High interest in stakeholder relations
How to work with Aboriginal communities is a subject very much on the minds of exploration and mining companies in Canada today. We therefore assigned a journalism intern, Matt Shilton, working at our company to interview people during the PDAC convention in March about the current state of affairs between miners and explorers and their Aboriginal neighbours. The results of his labours are on page 37 of this issue.
Shilton had no prior experience with the mining industry nor First Nations, but here’s what he had to say as he finalized the article: “Conflict is always interesting, especially when there are two sides to the story, and I can see both sides. Canada is supposed to be a first world country, but there are Aboriginal people living in third world conditions here today.”He concluded:”It’s good to write about something that people care about.”
He’s right that people online readers voted on the Hot Topics poll about Aboriginal land rights than any other issue so far this year. Of the 172 people who answered the question, “Should Aboriginal bands have absolute say over whether resources are developed on their lands?” the answers were almost split between Yes and No, and more than a dozen people followed up their vote with insightful comments.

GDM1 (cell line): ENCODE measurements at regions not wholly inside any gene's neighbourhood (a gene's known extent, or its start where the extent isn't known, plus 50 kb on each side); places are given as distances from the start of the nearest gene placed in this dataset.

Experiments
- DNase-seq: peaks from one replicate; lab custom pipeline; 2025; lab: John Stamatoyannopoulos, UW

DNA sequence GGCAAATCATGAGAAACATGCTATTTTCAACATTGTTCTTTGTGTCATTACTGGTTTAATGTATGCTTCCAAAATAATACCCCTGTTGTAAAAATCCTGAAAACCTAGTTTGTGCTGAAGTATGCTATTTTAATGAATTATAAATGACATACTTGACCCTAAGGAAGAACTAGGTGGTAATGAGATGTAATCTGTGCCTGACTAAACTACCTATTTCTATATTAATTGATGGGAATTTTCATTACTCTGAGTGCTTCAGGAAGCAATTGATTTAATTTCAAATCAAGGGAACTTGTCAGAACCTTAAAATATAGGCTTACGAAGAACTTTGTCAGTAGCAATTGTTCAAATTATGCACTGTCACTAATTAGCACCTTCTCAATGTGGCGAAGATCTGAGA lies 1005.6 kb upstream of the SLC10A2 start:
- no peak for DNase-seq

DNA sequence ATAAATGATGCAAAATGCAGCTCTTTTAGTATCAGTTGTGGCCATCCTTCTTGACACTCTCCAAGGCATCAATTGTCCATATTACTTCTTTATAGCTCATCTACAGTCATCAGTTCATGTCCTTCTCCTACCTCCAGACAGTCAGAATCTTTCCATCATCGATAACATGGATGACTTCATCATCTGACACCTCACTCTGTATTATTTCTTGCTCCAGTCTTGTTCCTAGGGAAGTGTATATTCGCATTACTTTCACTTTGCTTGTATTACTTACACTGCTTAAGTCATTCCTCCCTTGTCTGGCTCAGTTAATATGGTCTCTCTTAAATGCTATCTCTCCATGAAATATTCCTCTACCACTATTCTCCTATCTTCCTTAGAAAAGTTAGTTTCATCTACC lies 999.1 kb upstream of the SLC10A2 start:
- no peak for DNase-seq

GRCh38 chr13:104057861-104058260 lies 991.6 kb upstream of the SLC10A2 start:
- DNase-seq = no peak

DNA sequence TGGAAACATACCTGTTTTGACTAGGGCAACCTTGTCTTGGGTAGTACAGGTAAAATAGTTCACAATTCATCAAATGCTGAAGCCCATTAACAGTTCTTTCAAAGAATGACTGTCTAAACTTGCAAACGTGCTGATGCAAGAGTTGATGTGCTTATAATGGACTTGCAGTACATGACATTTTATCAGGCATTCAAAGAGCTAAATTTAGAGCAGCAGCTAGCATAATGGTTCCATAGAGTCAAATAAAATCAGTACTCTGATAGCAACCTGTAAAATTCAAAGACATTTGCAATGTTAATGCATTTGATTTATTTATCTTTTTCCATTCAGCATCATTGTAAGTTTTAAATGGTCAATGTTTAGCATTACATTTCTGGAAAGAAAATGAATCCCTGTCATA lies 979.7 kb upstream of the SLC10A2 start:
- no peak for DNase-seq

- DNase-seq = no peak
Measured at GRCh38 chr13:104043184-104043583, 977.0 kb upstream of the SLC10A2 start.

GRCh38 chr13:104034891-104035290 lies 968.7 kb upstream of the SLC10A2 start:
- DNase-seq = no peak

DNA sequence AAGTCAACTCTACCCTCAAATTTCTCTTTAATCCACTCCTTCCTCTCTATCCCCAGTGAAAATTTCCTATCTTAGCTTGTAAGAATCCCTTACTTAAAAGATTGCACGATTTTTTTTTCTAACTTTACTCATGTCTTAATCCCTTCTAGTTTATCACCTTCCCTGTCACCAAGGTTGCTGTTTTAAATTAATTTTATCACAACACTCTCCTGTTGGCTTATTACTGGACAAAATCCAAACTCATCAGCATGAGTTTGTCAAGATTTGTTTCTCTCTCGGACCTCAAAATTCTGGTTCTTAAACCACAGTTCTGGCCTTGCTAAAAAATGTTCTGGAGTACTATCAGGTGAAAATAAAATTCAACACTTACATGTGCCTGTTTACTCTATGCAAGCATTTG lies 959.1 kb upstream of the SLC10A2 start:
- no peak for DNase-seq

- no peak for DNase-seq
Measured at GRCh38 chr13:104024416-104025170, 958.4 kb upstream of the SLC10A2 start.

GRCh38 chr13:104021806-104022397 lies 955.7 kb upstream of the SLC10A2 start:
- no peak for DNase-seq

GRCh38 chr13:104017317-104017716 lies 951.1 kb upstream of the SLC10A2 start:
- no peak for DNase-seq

A more recent poll question concerns another aspect of sustainable development: “Do mining and exploration companies do enough consultation with environmental advocates?” So far the response has been: 17% say Too Much, 29% say Enough and 54% say Not Enough.
Our readers (and by extension the Canadian mining industry) show a large degree of open-mindedness today, and that is an incredible strength. I would like to share with you the comment from Peter Broad, senior metallurgist with Wardrop Mining and Minerals in Toronto, in response to the poll about consulting with environmental advocates.
“Every mine that fails to open due to negativity initiated by an NGO is proof that not enough [consultation] has been done. I once tried (before joining Wardrop) to intervene on behalf of a mine that planned operations in South America, only to be told that the company’s engineering team had everything under control. Two years later, when the company shares dipped and the board was dismissed, it was obvious that they were not in control. Being able to say ‘I told you so’ has no silver lining. The company lost, but the community lost even more.
“I am a strong believer in the ICMM’s community development tool kit in pioneering new approaches in support of sustainable development in the mining sector. Realizing that I do not have the momentum to move this by myself, I have joined with an engineering consultancy that has similar views. Hopefully we can convince those still nave enough to think that positive cash flow is enough to open a mine, that doing so will be a lot easier within a stakeholder team.”